Jack Meng-Tat Chia is Assistant Professor of History and Religious Studies at the National University of Singapore. He is a historian of religion whose research has focused on Buddhism and Chinese popular religion. He specializes in Buddhism in maritime Southeast Asia and has broader research interests in migration, diasporas, transnationalism, pilgrimage, and religious diplomacy. He is the author of Monks in Motion: Buddhism and Modernity Across the South China Sea (Oxford, 2020; paperback 2021), which was awarded the 2021 EuroSEAS Humanities Book Prize. The book was translated into Indonesian under the title Kiprah Para Mahabiksu: Agama Buddha dan Modernitas di Asia Tenggara Maritim (Karaniya, 2022). He has also published articles in journals such as Asian Ethnology, China Quarterly, Contemporary Buddhism, Critical Asian Studies, History of Religions, and Journal of Chinese Religions. He is currently working on two book projects: Beyond the Borobudur: Buddhism in Postcolonial Indonesia and Diplomatic Dharma: Buddhist Diplomacy in Modern Asia.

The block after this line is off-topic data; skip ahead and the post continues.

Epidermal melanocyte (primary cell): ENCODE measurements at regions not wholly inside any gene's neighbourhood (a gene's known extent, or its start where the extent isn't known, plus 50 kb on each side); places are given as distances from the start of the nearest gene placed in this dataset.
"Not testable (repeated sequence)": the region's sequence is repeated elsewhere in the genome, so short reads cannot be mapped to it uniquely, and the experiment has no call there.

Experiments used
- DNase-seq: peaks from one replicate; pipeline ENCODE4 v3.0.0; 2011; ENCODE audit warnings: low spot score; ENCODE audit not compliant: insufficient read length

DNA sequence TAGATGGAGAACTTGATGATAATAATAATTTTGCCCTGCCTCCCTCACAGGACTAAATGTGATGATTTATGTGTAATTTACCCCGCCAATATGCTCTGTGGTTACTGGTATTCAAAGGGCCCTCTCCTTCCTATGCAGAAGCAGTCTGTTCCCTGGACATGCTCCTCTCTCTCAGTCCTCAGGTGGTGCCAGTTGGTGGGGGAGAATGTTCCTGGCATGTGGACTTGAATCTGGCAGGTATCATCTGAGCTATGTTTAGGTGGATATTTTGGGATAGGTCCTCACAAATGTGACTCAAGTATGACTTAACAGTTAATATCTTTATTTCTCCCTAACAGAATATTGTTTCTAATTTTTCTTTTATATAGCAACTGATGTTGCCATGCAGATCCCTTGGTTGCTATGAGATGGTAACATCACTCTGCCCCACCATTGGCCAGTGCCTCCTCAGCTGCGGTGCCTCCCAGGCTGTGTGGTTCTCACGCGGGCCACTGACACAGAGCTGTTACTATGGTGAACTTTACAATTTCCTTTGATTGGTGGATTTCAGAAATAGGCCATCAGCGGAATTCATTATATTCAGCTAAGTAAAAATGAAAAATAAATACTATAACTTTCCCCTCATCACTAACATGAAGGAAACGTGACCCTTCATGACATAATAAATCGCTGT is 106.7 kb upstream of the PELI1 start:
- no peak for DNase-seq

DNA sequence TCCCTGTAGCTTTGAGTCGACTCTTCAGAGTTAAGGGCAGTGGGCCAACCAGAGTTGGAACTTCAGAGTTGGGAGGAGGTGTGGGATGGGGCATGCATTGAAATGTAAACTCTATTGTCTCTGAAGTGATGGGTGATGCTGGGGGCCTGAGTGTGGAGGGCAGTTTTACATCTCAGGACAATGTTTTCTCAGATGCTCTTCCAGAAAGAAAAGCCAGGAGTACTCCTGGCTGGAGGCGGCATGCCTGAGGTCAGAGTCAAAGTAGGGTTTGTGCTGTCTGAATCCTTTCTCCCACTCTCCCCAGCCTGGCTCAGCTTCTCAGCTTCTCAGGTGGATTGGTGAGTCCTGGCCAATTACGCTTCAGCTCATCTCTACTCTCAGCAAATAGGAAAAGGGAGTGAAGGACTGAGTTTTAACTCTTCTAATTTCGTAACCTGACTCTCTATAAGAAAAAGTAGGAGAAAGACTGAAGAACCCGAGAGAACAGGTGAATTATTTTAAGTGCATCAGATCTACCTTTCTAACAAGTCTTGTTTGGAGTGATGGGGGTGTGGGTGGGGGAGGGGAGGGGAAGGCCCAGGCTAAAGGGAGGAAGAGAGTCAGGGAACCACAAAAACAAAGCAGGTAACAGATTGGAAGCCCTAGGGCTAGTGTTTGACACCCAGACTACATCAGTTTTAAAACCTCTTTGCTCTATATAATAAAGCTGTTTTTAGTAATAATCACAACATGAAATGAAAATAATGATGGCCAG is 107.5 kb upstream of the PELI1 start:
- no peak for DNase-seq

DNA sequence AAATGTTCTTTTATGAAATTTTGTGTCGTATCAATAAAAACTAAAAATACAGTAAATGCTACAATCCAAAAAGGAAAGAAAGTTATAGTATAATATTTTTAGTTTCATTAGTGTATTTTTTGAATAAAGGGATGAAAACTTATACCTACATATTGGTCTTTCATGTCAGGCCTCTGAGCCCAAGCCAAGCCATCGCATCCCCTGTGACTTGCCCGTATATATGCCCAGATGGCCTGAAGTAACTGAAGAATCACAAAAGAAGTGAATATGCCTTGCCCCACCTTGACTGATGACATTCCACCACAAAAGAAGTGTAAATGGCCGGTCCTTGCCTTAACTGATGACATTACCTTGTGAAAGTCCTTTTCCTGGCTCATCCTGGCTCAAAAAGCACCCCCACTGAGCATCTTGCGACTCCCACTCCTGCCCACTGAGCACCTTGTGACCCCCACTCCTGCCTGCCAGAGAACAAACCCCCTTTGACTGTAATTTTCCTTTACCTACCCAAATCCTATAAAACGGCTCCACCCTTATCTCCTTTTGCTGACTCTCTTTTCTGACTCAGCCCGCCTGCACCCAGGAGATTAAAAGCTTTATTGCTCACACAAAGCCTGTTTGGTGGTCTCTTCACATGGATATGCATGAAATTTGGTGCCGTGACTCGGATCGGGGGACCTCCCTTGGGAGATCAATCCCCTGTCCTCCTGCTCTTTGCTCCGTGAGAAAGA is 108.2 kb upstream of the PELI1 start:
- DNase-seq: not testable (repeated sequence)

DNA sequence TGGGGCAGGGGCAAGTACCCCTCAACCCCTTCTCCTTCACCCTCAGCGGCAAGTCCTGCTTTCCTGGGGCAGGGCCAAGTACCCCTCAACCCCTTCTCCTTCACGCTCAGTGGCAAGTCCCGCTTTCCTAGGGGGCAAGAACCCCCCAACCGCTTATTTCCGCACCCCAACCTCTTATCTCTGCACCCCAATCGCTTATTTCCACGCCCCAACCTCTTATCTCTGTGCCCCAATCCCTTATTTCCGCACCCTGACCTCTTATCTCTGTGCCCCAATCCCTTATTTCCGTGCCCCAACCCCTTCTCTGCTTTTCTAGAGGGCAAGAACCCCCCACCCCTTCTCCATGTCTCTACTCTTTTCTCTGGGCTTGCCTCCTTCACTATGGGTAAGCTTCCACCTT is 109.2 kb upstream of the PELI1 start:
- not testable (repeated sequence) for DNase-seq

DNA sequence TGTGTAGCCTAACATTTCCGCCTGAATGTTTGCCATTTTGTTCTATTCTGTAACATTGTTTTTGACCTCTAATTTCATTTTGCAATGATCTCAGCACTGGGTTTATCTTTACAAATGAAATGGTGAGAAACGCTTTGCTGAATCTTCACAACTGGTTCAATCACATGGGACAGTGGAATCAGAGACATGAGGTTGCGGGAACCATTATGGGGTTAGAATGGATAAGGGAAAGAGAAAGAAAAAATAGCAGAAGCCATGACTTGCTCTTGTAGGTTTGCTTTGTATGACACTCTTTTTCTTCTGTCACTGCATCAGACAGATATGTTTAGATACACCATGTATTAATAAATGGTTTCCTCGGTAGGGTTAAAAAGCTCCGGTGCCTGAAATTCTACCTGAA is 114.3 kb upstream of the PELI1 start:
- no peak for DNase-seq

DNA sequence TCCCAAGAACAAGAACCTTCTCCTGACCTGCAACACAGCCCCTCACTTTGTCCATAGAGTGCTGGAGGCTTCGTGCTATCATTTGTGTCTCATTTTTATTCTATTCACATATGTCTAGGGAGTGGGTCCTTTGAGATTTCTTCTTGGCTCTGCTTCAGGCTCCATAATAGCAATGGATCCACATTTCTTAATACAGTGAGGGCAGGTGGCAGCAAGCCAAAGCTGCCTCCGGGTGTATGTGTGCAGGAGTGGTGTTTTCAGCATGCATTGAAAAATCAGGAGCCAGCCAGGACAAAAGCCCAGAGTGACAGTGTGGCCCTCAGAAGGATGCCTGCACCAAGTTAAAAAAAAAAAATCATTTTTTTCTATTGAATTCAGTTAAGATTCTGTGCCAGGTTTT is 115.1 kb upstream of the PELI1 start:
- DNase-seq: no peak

Chia is an associate of the Religion and Globalization Cluster at the Asia Research Institute and a steering committee member of the Belt and Road Initiative Cluster at the Faculty of Arts and Social Sciences. He co-chairs the Theravada Studies Group of the Association for Asian Studies. He is a member of the National Heritage Board (Singapore)’s Heritage Advisory Panel. He is an editor of Asian Culture and an assistant editor of Journal of Global Buddhism. He also serves on the editorial boards of Contemporary Buddhism, Journal of Southeast Asian Studies, Reading Religion, Studies on Humanistic Buddhism, and Yin-Cheng Journal of Buddhism and Contemporary Society.
Born and raised in Singapore, Chia received his PhD in History at Cornell University, where his dissertation won the Lauriston Sharp Prize. He earned his BA (Hons) and MA in History from the National University of Singapore and his second MA in East Asian Studies from Harvard University, where he was a Harvard-Yenching Fellow. Prior to joining NUS, he was a Postdoctoral Fellow at the Center for Buddhist Studies, University of California, Berkeley.
He is married to Dr. Ming-Yen Lee, a Senior Lecturer of Music at the Nanyang Academy of Fine Arts.